Therefore, Didik added, violation of these key principles of electoral redistricting, which are referred to in Appendices III and IV of Law No. 7 of 2017, should not happen if the legislatures are consistent in following Article 185 of the Election Law, which reads, “In determining the electoral districts for the election of members of the DPR, Provincial DPRD, and Regency/City DPRD, the following principles shall be considered: a. equality of every single vote; b. adherence to an electoral system that is proportional; c. proportionality; d. integrality of contiguous regions; e. similar geographical scope; f. cohesion; and g. continuity.”

“Disregard for electoral redistricting principles occurs because the legislatures, especially the House, are representatives of political parties, who are none other than election participants. Therefore, for the sake of legal certainty, Appendices III and IV of the Election Law in this case must be annulled. And henceforth, the electoral redistricting is left to the General Elections Commission (KPU) as an independent election organizer. In other words, the electoral redistricting authority for the DPR and the provincial DPRD should also be returned to the KPU as an independent election organizer,” he explained.

Before concluding the session, Deputy Chief Justice Aswanto announced that at the next hearing the Court would hear the House at a later date, the information of which litigants should wait from the Registrar’s Office.

Also read: Relevant Party: Electoral Redistricting Follows Principles

In the petition, the Petitioner, who challenges Article 187 paragraph (1), Article 187 paragraph (5), Article 189 paragraph (1), Article 189 paragraph (5), and Article 192 paragraph (1), argued that the preparation of electoral districts must fulfill the principles of people’s sovereignty and direct, public, free, confidential, honest, and fair elections. The Petitioner believes general elections are a means to embody popular sovereignty as enshrined in Article 1 paragraph (2) of the 1945 Constitution. Therefore, the preparation of electoral districts is one of the important stages at the beginning of the process of general elections. This is to ensure that representation be carried out through general elections in accordance with the principles of honest, fair, proportional, and democratic elections.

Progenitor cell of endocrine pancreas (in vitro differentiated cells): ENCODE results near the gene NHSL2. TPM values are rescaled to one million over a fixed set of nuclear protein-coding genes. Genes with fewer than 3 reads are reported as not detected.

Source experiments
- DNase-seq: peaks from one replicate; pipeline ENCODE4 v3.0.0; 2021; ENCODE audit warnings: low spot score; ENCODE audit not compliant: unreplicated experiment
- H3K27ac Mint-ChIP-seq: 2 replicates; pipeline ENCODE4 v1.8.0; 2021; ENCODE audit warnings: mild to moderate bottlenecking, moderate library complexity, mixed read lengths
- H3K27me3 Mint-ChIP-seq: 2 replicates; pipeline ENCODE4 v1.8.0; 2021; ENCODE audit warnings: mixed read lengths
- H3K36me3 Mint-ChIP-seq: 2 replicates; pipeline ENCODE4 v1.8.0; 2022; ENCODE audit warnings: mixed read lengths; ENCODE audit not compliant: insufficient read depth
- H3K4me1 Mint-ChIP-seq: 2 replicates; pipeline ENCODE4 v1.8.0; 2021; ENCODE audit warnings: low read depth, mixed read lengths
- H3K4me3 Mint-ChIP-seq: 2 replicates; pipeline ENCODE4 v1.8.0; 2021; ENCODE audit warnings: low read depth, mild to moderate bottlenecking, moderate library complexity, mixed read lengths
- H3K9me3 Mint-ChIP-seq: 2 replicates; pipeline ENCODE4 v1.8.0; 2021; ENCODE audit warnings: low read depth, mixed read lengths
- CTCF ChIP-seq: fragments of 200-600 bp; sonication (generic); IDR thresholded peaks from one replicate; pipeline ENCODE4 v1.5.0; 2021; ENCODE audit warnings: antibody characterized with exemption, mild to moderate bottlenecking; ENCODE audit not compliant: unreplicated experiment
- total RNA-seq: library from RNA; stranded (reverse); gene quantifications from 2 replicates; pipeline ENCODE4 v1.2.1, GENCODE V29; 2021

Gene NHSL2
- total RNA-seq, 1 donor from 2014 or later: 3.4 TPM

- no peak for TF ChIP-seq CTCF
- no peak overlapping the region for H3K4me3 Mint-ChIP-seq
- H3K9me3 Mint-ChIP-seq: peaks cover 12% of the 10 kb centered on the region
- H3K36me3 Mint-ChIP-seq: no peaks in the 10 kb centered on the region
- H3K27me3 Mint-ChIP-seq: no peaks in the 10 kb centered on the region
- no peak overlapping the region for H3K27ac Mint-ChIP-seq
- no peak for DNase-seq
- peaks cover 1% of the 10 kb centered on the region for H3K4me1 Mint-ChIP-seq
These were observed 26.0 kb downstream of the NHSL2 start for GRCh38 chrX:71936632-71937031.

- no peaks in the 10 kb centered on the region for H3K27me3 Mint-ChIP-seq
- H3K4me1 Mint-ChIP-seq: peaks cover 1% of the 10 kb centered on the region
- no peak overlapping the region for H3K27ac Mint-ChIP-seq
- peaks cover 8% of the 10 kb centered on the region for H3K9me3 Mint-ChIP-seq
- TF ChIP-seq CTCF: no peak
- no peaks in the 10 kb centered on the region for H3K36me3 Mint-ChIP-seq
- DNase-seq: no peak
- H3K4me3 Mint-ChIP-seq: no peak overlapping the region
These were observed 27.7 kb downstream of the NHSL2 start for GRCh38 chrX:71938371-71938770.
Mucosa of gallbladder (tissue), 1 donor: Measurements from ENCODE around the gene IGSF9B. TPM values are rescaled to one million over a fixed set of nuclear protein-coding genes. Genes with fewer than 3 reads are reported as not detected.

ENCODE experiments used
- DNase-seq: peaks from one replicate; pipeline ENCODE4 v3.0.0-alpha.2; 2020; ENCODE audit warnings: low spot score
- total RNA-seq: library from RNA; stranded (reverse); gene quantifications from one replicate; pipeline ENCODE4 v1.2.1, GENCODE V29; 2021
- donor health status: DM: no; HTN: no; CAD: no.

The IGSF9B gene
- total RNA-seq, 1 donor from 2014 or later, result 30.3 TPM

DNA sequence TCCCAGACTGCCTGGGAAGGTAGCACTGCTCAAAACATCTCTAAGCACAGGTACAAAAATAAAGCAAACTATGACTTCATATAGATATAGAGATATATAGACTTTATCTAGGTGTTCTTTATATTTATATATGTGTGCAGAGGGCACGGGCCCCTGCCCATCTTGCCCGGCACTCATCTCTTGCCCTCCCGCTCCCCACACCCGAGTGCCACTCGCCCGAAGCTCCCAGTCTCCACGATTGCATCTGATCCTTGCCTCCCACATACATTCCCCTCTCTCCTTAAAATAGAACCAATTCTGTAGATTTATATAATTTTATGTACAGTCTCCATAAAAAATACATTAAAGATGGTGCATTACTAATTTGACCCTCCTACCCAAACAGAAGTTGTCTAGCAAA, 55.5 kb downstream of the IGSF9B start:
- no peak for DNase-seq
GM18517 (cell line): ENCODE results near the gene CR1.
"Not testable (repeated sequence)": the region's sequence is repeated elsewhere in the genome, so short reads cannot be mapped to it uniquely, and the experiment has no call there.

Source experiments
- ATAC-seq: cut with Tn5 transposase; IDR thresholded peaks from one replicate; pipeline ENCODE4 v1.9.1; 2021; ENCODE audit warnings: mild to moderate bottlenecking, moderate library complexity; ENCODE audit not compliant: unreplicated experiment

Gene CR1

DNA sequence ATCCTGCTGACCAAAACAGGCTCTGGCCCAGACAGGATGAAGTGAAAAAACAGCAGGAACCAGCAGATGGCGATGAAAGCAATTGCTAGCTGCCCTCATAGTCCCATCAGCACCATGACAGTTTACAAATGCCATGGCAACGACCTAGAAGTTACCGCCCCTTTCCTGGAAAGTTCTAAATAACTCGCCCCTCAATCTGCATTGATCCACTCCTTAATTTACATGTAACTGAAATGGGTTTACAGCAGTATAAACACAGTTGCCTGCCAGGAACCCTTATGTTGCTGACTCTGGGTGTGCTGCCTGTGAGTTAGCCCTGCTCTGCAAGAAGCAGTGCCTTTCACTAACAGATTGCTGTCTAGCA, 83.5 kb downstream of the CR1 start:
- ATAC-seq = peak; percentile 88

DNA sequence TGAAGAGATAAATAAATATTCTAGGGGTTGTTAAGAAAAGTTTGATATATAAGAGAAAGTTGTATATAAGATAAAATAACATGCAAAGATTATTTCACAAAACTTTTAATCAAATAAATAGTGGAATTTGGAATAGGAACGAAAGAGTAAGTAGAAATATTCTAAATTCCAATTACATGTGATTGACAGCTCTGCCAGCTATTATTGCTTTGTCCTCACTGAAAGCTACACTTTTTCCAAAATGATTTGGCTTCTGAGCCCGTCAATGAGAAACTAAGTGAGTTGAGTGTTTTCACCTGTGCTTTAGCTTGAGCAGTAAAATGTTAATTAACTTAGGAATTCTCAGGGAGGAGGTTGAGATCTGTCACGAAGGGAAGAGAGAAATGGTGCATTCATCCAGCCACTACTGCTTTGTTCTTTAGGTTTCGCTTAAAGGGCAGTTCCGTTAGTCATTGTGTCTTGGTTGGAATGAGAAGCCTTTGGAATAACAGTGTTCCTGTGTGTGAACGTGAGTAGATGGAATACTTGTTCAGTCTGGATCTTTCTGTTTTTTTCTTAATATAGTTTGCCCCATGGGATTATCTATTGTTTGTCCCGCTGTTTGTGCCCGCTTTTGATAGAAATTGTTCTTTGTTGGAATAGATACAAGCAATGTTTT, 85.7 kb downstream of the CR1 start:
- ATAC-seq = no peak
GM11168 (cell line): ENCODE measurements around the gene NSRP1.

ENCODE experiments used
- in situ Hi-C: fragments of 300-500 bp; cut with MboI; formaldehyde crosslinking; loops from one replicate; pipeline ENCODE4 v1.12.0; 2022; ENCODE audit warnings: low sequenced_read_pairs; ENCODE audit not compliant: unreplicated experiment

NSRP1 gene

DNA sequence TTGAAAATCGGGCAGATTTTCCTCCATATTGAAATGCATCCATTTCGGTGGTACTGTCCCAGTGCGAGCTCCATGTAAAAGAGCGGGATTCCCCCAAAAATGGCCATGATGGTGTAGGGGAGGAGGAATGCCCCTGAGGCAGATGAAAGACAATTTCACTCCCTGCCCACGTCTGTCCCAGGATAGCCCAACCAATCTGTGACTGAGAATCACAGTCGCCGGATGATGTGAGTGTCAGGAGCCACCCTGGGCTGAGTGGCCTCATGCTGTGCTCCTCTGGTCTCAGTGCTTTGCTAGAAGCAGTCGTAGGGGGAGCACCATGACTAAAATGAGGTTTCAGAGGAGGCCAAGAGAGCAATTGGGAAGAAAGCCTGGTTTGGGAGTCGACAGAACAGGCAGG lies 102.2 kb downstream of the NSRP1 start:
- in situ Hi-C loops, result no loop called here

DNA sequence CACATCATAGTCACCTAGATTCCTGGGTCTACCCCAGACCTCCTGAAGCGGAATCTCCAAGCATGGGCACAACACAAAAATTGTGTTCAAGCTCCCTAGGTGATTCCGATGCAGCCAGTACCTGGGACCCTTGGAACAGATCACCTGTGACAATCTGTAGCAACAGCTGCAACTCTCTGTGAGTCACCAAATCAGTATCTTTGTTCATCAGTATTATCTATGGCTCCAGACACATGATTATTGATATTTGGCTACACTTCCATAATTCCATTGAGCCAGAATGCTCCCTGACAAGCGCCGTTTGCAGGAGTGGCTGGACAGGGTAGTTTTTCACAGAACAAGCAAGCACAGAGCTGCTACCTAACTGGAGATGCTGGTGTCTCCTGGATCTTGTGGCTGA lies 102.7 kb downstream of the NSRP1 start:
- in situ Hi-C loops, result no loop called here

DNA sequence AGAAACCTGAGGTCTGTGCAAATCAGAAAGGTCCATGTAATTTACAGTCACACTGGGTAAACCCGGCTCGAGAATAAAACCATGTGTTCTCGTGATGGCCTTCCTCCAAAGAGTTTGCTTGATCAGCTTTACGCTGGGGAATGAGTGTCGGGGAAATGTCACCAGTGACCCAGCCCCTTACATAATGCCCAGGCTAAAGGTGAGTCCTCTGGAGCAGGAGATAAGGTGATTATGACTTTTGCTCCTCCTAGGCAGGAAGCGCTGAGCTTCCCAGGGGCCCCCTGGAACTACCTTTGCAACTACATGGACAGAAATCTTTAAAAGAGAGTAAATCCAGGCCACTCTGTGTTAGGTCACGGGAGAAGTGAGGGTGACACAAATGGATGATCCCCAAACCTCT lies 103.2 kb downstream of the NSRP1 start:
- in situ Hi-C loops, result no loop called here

They also asserted that the preparation of electoral districts was contrary to the principles and allocation of seats for the House of Representatives (DPR) and the Provincial Regional Legislative Council (DPRD) as regulated in those norms. The main principles are equality of votes, adherence to a proportional electoral system, restriction of seat reallocation, and the formation of new electoral districts for the House and DPRD election in the New Autonomous Region. This norm regulates the number of seats and regional boundaries in an electoral district of the House election in Appendix III, but does not regulate the mechanism for forming electoral districts for new autonomous regions.

Therefore, in the petitum, the Petitioner requests that the Court grant the entire petition; declare Article 187 paragraph (1) of the Election Law unconstitutional if not interpreted as “An electoral district in an election of members of the DPR shall be a province, a regency/city, or a combination thereof whose formation was based on the provision of Article 185;” declare Article 187 paragraph (5) of the Election Law unconstitutional if not interpreted as “Electoral districts, as mentioned in paragraph (1), and available seats allocated to each district in an election of members of the DPR as mentioned in paragraph (2) shall be described in further detail by Attachment III, an inseparable part of this law” unconstitutional if not interpreted as “An electoral district as referred to in paragraph (1) and the number of available seats for each district for an election of members of DPR as referred to in paragraph (2) shall be regulated in a KPU regulation.”

Writer        : Sri Pujianti/LA
Editor        : Lulu Anjarsari P.
PR            : Tiara Agustina
Translator  : Yuniar Widiastuti (NL)

Translation uploaded on 10/24/2022 12:56 WIB

Disclaimer: The original version of the news is in Indonesian. In case of any differences between the English and the Indonesian versions, the Indonesian version will prevail.